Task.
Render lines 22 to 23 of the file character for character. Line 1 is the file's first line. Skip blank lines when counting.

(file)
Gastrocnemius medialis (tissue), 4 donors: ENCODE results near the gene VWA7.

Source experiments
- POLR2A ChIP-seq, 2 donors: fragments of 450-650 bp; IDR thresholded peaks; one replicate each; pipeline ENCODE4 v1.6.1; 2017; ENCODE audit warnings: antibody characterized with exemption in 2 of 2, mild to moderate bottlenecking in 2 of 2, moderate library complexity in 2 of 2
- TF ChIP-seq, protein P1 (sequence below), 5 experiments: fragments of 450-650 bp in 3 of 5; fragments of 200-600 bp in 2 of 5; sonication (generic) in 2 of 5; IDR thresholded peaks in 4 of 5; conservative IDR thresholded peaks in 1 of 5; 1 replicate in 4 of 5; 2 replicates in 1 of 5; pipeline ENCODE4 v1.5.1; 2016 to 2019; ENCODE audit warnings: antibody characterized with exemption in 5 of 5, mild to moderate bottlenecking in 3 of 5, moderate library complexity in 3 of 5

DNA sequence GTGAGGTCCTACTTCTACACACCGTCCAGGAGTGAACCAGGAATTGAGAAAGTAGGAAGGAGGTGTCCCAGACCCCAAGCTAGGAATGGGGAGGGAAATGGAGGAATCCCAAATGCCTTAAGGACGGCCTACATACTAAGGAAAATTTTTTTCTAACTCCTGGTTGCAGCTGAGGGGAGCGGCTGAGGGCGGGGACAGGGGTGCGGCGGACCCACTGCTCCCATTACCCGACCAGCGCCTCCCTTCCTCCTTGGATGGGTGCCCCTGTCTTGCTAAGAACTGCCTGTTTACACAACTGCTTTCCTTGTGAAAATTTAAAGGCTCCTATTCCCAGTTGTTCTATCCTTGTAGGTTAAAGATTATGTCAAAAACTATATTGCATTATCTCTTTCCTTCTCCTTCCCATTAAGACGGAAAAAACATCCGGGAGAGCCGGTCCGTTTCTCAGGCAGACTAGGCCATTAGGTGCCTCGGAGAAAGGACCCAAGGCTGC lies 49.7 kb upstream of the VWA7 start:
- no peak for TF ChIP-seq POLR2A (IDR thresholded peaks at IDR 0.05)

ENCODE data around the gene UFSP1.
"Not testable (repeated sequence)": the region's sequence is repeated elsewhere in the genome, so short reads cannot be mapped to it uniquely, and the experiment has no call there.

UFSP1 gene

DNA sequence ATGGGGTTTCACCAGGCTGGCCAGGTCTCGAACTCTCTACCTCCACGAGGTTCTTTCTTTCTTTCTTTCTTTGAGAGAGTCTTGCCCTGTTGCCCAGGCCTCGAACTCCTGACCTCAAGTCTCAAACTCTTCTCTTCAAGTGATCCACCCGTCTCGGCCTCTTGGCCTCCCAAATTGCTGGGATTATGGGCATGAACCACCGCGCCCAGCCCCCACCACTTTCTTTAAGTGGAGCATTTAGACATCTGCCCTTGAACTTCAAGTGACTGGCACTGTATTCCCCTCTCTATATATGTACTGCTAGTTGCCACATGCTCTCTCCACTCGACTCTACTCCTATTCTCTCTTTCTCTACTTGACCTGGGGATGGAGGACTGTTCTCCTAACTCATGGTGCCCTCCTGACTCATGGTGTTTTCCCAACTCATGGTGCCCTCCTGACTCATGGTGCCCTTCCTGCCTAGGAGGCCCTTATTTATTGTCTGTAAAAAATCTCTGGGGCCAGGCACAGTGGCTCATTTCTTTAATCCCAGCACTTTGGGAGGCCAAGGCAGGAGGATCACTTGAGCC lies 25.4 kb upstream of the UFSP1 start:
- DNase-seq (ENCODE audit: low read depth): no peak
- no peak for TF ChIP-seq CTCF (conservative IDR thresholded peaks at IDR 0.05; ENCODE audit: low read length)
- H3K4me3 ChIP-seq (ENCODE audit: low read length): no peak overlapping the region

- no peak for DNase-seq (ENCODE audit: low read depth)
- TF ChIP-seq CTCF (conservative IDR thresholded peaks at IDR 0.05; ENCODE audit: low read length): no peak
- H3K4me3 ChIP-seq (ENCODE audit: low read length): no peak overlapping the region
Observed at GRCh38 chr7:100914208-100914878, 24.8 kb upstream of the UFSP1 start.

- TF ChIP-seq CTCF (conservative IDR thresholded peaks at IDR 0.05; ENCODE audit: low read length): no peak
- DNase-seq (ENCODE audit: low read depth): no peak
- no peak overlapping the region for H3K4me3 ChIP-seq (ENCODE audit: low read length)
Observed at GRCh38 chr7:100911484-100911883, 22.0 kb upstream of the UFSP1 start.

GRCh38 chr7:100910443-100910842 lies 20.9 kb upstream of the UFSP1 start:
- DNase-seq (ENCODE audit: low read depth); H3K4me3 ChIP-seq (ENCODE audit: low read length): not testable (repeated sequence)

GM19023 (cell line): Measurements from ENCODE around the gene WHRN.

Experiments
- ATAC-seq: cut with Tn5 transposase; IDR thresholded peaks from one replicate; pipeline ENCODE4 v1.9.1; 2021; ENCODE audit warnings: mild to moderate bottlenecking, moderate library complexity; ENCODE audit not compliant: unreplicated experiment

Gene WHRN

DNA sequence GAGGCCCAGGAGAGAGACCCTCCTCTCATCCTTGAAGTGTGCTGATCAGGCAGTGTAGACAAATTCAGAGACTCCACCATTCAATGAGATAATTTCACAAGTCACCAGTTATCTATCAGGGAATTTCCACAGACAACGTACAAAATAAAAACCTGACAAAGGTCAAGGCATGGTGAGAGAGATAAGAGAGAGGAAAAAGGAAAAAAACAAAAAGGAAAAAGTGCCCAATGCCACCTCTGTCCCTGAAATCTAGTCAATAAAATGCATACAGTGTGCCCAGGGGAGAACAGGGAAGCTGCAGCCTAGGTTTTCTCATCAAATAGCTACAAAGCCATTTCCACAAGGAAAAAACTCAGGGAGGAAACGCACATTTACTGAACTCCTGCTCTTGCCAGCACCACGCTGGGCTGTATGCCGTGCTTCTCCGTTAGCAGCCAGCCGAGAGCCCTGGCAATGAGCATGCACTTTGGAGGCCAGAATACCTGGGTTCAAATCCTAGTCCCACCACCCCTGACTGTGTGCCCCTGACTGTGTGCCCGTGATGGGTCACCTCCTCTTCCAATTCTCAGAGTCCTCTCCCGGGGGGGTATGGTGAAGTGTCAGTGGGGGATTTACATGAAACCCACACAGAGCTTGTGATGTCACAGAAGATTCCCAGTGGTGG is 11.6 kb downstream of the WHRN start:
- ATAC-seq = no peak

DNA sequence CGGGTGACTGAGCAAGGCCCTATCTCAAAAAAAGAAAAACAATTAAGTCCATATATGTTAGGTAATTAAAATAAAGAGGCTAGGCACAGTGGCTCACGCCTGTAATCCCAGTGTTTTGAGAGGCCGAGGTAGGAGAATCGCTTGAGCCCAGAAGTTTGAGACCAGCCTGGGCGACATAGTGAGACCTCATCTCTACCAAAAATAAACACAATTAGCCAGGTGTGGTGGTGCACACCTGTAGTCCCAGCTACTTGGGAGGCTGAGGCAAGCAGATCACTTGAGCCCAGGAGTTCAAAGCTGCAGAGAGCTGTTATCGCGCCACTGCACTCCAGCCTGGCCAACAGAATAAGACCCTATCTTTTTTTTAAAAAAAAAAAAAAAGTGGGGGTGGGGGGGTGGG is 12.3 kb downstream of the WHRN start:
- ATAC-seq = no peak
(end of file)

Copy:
GRCh38 chr7:100910443-100910842 lies 20.9 kb upstream of the UFSP1 start:
- DNase-seq (ENCODE audit: low read depth); H3K4me3 ChIP-seq (ENCODE audit: low read length): not testable (repeated sequence)